Lunch With Casey

Remembering Casey Jones and his pal Roundhouse

TV Times April 13, 1963

TV Times for the week of April 13-19, 1963 featured Roundhouse Rodney on the cover and included part 1 of an interview with Lynn Dwyer.  Unfortunately, I don’t have part 2!

Lynn Dwyer
WTCN-11’s Roundhouse Rodney
Conquered His Problems
To Become a Top Athlete
by ROY WIRTZFELD
Part One of Two Parts

Lynn Dwyer (“Roundhouse Rodney” of WTCN-11), who is only five feet tall, grows much larger as you hear him describe his career, his philosophy, his goals.

This reaction, and it’s surely nothing new that others have not experienced as well, might serve to sum up Dwyer’s character and personality – an energetic, strongly motivated individual, who has, by his own will, turned a handicap into an asset.

Father of two sons, former professional ice skater, holder of two college degrees, a qualified school teacher, and a popular children’s TV star, 36-year old Dwyer has never stood still.  That is, never since he received his “second chance” at the tender age of 11.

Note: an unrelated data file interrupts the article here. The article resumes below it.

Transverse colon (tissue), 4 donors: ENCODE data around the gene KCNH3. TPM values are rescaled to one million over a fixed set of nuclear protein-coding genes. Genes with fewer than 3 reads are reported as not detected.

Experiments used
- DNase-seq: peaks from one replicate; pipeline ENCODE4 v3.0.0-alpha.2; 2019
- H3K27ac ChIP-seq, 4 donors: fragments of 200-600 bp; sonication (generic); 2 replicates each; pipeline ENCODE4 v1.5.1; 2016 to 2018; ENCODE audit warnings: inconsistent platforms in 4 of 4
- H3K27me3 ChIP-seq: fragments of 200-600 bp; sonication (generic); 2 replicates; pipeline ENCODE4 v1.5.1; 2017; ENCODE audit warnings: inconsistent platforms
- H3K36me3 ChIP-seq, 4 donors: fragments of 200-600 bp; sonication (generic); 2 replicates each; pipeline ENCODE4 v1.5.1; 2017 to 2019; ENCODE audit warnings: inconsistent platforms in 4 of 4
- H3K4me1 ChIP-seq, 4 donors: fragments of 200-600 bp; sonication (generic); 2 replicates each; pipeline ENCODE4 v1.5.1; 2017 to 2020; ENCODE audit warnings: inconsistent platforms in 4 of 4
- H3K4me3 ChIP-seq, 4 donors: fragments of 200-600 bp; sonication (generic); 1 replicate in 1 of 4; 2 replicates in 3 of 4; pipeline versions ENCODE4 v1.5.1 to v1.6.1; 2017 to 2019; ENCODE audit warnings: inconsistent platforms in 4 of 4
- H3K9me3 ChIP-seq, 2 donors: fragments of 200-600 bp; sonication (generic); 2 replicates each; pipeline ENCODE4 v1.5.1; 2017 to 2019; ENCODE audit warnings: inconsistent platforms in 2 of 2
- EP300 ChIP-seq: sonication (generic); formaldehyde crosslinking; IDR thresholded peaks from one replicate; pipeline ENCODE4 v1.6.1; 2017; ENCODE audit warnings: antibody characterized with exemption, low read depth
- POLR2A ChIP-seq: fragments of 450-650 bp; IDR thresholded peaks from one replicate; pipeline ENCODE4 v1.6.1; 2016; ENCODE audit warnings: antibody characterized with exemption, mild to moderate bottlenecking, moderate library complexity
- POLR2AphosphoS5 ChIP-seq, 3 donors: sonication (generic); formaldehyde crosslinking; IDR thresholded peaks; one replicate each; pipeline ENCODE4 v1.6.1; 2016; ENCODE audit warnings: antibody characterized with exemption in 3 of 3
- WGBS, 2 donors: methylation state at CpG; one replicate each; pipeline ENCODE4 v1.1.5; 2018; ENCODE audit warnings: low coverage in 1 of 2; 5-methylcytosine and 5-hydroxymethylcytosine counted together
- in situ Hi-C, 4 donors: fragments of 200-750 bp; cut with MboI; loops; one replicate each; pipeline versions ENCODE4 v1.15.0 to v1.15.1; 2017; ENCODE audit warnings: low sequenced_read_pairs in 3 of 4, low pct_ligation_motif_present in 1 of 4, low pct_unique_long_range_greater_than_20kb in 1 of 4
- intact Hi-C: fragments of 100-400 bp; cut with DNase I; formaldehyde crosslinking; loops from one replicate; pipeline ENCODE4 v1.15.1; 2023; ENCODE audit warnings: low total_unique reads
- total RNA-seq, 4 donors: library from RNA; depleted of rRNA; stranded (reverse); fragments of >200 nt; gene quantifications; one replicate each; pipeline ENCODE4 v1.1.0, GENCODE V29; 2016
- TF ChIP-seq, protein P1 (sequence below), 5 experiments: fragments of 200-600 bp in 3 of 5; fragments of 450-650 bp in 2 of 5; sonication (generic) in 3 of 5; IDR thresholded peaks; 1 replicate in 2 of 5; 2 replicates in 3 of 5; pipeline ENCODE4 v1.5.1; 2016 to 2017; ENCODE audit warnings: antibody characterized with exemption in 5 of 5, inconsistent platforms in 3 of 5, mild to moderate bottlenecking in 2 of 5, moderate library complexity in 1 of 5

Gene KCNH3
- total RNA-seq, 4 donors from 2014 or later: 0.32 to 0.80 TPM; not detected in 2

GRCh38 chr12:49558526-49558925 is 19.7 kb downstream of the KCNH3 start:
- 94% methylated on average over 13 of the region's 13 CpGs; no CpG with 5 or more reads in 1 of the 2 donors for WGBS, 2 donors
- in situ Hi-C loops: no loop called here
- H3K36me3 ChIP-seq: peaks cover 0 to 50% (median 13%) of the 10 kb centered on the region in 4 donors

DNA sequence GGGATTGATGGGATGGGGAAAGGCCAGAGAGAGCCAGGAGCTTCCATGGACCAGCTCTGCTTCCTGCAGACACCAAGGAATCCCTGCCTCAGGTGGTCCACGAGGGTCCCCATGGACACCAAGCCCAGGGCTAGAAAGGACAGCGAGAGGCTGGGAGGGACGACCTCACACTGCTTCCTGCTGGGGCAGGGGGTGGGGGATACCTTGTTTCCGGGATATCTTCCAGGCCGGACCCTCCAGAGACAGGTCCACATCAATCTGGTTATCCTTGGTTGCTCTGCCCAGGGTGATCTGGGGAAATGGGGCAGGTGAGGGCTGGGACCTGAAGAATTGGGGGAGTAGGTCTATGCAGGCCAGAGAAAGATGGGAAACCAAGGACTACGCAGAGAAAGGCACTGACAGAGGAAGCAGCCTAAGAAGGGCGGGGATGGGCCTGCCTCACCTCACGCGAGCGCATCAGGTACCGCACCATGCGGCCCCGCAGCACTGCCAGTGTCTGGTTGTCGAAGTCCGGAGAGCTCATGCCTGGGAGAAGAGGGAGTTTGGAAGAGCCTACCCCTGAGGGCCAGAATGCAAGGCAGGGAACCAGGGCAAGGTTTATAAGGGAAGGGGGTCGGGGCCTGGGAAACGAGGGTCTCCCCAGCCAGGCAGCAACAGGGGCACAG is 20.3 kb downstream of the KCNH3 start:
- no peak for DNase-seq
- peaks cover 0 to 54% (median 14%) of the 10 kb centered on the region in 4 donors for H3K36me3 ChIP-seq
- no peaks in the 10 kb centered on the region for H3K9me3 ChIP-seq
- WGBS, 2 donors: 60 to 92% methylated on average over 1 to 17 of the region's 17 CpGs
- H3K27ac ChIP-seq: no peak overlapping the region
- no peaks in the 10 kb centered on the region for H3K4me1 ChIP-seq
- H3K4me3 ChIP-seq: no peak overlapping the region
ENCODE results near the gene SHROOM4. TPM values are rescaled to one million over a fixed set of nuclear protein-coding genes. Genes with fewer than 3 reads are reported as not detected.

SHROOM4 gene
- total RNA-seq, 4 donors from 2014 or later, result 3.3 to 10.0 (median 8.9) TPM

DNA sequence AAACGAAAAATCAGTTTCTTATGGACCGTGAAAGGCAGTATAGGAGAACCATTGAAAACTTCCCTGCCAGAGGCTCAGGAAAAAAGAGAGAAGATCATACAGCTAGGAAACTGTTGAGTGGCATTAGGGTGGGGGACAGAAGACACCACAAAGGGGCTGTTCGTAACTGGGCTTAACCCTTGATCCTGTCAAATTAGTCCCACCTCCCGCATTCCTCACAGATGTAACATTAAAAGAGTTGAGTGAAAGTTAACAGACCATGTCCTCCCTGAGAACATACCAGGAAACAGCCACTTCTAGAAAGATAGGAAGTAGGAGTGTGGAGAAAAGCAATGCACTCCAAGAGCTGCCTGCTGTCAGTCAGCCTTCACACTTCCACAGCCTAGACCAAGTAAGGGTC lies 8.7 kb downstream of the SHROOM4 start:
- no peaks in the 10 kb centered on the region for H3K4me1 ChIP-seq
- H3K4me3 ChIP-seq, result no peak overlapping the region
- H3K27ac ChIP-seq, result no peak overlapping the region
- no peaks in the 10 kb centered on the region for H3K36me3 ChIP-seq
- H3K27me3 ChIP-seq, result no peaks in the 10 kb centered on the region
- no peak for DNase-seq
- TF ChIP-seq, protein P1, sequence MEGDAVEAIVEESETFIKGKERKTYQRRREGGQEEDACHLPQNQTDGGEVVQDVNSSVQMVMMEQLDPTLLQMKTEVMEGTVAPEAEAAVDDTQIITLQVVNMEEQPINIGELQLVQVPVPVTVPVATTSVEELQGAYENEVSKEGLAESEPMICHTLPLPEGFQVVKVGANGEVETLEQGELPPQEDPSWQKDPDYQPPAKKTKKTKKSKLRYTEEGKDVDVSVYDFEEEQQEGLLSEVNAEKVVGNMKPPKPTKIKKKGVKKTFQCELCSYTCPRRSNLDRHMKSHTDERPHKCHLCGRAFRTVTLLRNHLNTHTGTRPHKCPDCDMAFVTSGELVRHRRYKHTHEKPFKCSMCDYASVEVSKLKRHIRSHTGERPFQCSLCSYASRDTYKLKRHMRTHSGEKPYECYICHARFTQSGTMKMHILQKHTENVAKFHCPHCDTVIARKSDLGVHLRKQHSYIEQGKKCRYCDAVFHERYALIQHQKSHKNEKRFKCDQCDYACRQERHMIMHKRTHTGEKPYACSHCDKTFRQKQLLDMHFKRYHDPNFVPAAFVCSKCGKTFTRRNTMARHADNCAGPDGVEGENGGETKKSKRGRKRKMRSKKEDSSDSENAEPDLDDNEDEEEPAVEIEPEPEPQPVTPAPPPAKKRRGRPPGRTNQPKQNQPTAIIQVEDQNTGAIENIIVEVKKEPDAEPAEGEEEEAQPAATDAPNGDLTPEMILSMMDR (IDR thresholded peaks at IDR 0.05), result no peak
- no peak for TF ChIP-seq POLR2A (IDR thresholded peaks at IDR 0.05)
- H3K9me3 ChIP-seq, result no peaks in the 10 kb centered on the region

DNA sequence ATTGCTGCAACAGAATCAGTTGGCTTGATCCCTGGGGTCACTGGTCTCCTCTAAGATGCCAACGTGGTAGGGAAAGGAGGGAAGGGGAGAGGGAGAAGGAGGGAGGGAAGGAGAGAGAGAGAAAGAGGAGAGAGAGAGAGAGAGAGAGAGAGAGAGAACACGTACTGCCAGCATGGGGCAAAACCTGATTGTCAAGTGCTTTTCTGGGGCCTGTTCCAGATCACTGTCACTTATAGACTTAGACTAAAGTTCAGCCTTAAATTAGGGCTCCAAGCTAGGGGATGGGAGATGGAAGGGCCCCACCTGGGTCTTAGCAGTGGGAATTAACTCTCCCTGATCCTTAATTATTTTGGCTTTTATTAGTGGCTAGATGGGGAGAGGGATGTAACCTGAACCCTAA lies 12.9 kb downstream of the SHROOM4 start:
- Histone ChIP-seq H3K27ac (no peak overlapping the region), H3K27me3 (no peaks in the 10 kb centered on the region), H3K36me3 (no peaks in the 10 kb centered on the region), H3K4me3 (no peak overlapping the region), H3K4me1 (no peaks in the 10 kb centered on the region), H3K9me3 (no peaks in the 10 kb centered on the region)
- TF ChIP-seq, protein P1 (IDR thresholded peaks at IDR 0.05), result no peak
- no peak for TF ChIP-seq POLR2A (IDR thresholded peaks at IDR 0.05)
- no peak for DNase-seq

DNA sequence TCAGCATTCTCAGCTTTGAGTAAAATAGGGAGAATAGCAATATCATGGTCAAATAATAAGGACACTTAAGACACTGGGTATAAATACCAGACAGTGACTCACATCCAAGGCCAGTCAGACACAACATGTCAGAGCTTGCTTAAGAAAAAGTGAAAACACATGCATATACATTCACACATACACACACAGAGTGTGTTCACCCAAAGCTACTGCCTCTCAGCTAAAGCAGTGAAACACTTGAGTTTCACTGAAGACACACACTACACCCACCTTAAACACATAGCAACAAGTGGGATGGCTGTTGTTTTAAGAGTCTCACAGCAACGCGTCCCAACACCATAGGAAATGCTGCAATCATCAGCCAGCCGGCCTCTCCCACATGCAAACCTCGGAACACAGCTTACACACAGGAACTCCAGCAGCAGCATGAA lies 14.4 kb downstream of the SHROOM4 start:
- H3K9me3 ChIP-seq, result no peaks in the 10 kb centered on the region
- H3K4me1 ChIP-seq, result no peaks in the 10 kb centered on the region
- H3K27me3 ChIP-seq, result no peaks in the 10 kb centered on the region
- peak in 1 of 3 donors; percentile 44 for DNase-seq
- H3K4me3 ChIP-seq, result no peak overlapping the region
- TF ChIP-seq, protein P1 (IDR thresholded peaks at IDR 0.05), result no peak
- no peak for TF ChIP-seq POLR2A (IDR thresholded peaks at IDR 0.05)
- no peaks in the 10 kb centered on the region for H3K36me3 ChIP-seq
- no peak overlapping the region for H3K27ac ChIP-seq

That was the year when young Lynn, then a sixth grader, fell ill with rheumatic fever.  He had to drop out of school and spend about six months, most of it in bed, recovering from this illness.

Even before this, Lynn had learned an important fact of his life.

“Because I was small, I always had to overexcel to keep up with the other children,” he says, “but after my rheumatic fever, I wasn’t able to do this so well.  Instead, I began developing a humorous approach.  I figured if I could get them laughing, then maybe they’d listen to me.  Otherwise, I didn’t have much chance of getting my viewpoint across.  But, through the use of humor, I was able to control many situations.”